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The Hindu Temple Society of North America
(Sri Maha Vallabha Ganapati Devasthanam)

Even though Swami Vivekãnanda introduced and popularized the Hindu system of belief and philosophy in the North American Continent in 1893, the movement of Hindu Temples began and has gathered momentum only in the last quarter of this century. It is Lord Agastya, the pre-eminent sage now living in the astral world, who took the initiative to direct the establishment and growth of the New York Ganesha Temple and several other major temples in this land.

Lord Agastya when invoked by sincere devotees regularly through what is called Jîva Nãdî or Live Nãdî, communicates with His devotees in the form of letters. These sacred letters appear to the trained mediums only at the time of reading the sanctified ancient palmyara leaf scriptures. In August 1968, Dr. Alagappa Alagappan, a former U.N. Civil servant, was instructed to come and listen to the Nãdî readings. On the first day, he was informed that Lord Ganesha would take an abode in a city, the name of which began with the letter "N." When asked to come on the following day, he was informed as to how this temple would develop deep and abiding ties with the ancient heritage in India. The third time he was summoned to come, he was instructed to take on the task of building the Ganesha temple.

Every endeavor in Hinduism begins with the worship of Ganesha and it was indeed appropriate that the first major temple in this continent be built for Lord Ganesha. Dr. Alagappan proceeded to organize a team under the leadership of Mr. C. V. Narasimhan and established the Hindu Temple Society of North America on
January 26, 1970. Generous financial and technical support were provided by the T.T. Devasthanam and the Endowments Department of the Government of Andhra Pradesh, India. Literally thousands of devotees contributed their time and money and the temple was consecrated by His Holiness Sri La Sri Pandrimalai Swamigal on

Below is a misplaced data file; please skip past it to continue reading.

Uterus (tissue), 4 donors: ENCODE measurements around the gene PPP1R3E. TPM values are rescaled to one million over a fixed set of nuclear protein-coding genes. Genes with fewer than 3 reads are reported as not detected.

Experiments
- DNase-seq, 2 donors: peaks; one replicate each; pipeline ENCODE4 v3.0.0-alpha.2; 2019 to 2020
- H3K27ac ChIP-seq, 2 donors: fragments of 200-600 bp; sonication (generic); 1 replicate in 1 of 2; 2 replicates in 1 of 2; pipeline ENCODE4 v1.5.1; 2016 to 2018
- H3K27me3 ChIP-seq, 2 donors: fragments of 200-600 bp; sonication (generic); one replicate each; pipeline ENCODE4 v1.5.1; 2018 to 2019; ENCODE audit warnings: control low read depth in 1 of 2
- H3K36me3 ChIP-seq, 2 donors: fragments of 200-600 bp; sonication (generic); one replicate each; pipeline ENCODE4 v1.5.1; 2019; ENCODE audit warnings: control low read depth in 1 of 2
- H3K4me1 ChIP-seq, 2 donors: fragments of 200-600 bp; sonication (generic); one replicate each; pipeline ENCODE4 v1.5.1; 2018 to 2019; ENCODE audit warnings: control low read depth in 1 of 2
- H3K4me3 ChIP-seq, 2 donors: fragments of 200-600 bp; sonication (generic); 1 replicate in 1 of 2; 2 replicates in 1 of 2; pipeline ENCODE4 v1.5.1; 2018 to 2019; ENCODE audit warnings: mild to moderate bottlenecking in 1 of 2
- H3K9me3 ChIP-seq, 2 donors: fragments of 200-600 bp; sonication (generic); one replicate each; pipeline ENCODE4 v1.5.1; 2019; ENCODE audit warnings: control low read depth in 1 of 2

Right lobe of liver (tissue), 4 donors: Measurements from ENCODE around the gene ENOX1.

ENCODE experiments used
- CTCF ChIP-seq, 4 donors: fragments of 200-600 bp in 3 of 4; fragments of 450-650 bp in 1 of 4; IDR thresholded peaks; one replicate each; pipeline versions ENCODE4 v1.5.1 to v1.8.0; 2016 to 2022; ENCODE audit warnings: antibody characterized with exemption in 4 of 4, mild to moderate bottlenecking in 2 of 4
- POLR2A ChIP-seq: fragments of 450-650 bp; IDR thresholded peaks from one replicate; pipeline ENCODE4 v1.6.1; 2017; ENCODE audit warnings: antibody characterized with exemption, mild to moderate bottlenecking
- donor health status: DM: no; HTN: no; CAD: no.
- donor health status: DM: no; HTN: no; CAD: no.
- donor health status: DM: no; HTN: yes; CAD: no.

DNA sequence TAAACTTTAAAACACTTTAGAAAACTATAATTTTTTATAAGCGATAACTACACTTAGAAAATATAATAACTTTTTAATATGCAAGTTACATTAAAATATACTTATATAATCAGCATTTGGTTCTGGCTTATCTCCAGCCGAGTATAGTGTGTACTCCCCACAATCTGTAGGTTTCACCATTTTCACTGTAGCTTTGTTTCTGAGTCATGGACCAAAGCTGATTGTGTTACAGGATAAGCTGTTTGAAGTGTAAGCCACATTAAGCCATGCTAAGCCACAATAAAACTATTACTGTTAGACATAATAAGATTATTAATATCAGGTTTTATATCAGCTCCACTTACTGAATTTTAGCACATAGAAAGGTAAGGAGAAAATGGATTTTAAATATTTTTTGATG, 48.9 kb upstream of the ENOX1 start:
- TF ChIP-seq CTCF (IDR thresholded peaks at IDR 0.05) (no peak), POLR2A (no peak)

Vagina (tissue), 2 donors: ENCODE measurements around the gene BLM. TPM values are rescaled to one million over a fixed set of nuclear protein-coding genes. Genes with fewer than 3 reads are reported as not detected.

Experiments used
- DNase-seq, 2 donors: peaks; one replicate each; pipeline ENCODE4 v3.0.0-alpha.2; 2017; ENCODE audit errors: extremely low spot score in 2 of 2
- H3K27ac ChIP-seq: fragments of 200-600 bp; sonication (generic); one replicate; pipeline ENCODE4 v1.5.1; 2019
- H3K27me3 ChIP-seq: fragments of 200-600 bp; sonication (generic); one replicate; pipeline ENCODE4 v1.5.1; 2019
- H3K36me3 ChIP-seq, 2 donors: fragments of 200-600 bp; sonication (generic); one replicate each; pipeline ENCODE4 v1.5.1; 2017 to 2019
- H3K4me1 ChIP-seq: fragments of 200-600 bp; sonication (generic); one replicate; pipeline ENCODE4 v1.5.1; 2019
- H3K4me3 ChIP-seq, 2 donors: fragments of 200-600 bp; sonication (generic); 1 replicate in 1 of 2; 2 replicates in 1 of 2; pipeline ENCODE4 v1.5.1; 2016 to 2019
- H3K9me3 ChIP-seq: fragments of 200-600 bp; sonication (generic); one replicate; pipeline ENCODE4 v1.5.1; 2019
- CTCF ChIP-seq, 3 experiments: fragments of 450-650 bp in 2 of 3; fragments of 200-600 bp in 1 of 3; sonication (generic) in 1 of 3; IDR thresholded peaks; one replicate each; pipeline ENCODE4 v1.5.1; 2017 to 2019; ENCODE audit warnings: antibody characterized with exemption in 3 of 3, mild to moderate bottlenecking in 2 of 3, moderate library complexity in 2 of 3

July 4, 1977.

Since then the spectrum of worship has broadened at this temple to include the major Hindu forms of worship and practices prevailing in different parts of India. The Ganesha Temple which has taken the name of Maha Vallabha Ganpati Devasthanam has drawn devotees in ever widening concentric circles.

On September 21, 1995 more than eight thousand devotees came unannounced and had the privilege of offering milk to Lord Ganesha.

The New York Ganesha Temple has actively participated in securing temple architects, artisans and priests for several other temples in this continent. Since religion must be relevant to daily life, every endeavor is made to organize activities which would contribute to the welfare of devotees. Several cultural activities including instruction in dance, music and Indian languages have been undertaken. The auditorium and Kalyana Mandapam which will soon be in operation will provide some of the largest facilities of their kind in New York. Over the years one of the main objectives of the temple has been the organization of several growing social service programs in India.

Recently a program has been launched to disseminate substantive material pertaining to the Hindu religion and culture. A one hour weekly TV broadcast was initiated on December 23, 1995. Another major effort is to provide publications in simple and easily understandable English.

We are sponsoring publications such as this for the benefit of a wider and young readership. Our biannual newsletter which reaches more than 15 thousand readers also includes articles in popular terms explaining the various aspects of Hinduism.

Dr. Uma Mysorekar


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